The new recruits will support the commercial side of the pet nutrition business in the US and Canada, as well as developing it further in Europe, in countries that offer significant growth potential when it comes to companion animal nutrition, namely Germany, France, the Netherlands, Belgium, and Switzerland.
“We are also increasing our presence in Asian and South American markets, and this year has seen us participate in pet nutrition conferences globally, from the US to Mexico to Thailand to Spain, and most recently in Turkey,” said Francesca Susca, pet development manager, Lallemand Animal Nutrition.
“It is an industry that would seem to be quite resistant to the crisis and one in which we see growth every year, more in value than volume,” she told us.
The pandemic prompted more people to become pet owners, said Susca, to make them feel less lonely. And pet humanization – anthropomorphism – is a strong trend within the pet industry.
“Pets are often considered as family members, with more and more pet owners looking to provide their pets with human-like products and experiences. There is also much more awareness among consumers about the importance of nutrition for their pets, about ensuring the palatability of food for companion animals.”
That trend has seen many pet product retailers and manufacturers expanding their shelves and drawing inspiration from human lifestyle to provide pet owners with products that make them feel even more connected to their companion.
Bridging the gap in companion animal microbiota science
Consumers and brand owners are increasingly seeking transparent, functional and natural ingredients, with a clear mode of action. Manufacturers, of course, have to be mindful of formulation challenges linked to novel inputs such as their viability through processing, shelf life and labelling claims, said Susca.
Antioxidants and ingredients that support digestion and immunity in pets account for 60% of market demand, and Lallemand has beeen actively researching gut health in companion animals.
Indeed, the company is aiming to bridge the gap in companion animal microbiota science, with a heightened focus, of late, on dog microbiota. Its researchers believe the microbiome is key to advance personalized nutrition and health for pets and horses.
In October, Lallemand held its first seminar dedicated to the pet and equine microbiome in Windsor, UK. Dr Emmanuelle Apper and Dr Frédérique Chaucheyras-Durand, from Lallemand’s Center of Excellence, provided an overview of gut microbiome research in dogs, cats, and horses in the OMICS era.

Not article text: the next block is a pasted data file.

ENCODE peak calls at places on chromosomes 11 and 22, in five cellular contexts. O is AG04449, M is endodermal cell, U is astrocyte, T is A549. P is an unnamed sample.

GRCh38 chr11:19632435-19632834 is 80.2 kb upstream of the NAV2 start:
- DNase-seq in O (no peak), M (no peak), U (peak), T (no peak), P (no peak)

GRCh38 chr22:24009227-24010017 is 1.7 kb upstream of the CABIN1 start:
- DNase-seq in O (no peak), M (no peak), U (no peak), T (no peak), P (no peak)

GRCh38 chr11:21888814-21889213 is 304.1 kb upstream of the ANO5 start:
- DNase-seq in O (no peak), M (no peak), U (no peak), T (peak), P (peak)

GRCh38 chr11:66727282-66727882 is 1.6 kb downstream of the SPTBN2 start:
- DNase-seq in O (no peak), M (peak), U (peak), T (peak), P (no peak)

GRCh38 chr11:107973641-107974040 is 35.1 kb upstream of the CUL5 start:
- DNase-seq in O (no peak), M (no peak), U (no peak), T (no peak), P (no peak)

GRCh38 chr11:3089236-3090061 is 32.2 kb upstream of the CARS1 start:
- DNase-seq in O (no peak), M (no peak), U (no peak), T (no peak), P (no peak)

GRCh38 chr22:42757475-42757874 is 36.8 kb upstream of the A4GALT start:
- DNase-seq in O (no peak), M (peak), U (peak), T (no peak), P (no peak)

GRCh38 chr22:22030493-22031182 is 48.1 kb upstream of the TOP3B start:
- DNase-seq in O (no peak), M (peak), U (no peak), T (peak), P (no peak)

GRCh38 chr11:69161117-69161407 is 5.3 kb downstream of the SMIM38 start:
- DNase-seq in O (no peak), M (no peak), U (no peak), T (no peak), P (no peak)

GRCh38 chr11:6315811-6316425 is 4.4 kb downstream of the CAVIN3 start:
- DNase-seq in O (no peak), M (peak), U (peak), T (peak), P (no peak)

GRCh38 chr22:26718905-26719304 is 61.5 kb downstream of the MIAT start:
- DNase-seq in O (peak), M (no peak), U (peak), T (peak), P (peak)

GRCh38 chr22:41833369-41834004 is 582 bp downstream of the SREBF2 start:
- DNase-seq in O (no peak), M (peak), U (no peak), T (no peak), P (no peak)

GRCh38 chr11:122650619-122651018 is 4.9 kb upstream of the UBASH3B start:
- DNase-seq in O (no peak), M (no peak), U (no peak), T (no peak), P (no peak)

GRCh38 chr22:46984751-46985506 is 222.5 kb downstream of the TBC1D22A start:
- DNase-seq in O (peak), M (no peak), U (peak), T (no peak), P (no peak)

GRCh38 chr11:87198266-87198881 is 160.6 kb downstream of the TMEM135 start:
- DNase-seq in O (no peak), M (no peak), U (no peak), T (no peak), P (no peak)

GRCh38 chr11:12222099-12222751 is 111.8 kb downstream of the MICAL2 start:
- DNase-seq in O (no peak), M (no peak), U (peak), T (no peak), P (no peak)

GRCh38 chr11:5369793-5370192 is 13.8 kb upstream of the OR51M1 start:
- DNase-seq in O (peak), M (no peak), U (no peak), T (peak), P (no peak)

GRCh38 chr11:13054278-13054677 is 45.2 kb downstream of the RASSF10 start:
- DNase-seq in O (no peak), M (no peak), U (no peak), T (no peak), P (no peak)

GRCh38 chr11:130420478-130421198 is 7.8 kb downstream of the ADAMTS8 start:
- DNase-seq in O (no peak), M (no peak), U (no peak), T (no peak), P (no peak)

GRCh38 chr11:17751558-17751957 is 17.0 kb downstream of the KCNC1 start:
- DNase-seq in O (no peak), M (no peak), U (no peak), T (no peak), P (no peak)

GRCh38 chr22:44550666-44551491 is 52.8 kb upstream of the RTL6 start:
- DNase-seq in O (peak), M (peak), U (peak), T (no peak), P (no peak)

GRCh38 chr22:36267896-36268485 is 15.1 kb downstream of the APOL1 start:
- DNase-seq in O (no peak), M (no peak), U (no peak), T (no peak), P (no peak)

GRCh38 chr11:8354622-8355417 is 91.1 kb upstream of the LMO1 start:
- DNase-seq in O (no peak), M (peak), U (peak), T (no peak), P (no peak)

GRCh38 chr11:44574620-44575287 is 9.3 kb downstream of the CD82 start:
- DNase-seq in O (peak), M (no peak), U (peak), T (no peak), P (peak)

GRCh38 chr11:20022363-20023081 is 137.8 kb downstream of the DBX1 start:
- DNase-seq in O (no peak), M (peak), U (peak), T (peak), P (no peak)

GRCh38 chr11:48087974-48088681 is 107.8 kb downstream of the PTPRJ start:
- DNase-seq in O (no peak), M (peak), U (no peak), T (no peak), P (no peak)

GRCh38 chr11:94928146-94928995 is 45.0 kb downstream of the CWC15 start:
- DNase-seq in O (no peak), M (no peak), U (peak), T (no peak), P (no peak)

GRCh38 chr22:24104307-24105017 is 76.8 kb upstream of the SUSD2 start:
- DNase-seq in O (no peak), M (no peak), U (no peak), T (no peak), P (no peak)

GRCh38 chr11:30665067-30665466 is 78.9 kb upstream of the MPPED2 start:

The microbiota is less documented within companion animals than in humans or farm animals, they noted. However, there is evidence it plays a crucial role in maintaining gut homeostasis and gut health, representing a fascinating modulator of animal well-being and immunity, said those researchers.
Lallemand also unveiled PetWAG, a tool designed to measure and monitor pet welfare based on personality and mood state, at the event. It can provide a quantitative method of measuring behavior and mood state, when discussing pet well-being, nutrition, and gut-brain communication, said the developer.
Nutritionist Myriam Hesta, professor in pet and horse nutrition at Ghent University in Belgium, focused on the relationship between the microbiome, the immune response and nutrition, in her talk at the conference. She spoke about the interplay between these those pillars and the nutritional interventions that can help leverage immunity.
Studies evaluating pro- pre- and post-biotics in pets are scarce, she said, but such products could potentially benefit animals with compromised or weak immune systems such as puppies or kittens, especially around weaning, along with pregnant and lactating animals, as well as ageing and stressed animals.
Susca also drew attention to the sustainability trend in the pet food space, with the search on for alternative protein sources, prompted by competition between food and feed in terms of edible protein, supply chain challenges, price volatility, and other drivers.
In terms of incorporating any novel ingredients into a pet food formulation the focus must be on ensuring value, on the bioavailability and digestibility of the new protein sources, she stressed.
In that respect, she highlighted the launch of the company’s hydrolyzed yeast product last year, which can be used across all animal species, livestock and pet. Yela Prosecure is designed to support animal performance, digestive care and feed palatability while contributing to the feed protein balance.
In the development of that product, the company screened different feed-grade yeast biomasses and optimized their production process. A controlled hydrolysis process was applied with the addition of specifically selected exogenous enzymes to the biomass, to ensure high nutrient digestibility and functionality, explained Susca. Trials in pets showed the potential of the yeast product to also enhance feed palatability, another big constraint for pet food producers, said the Lallemand representative.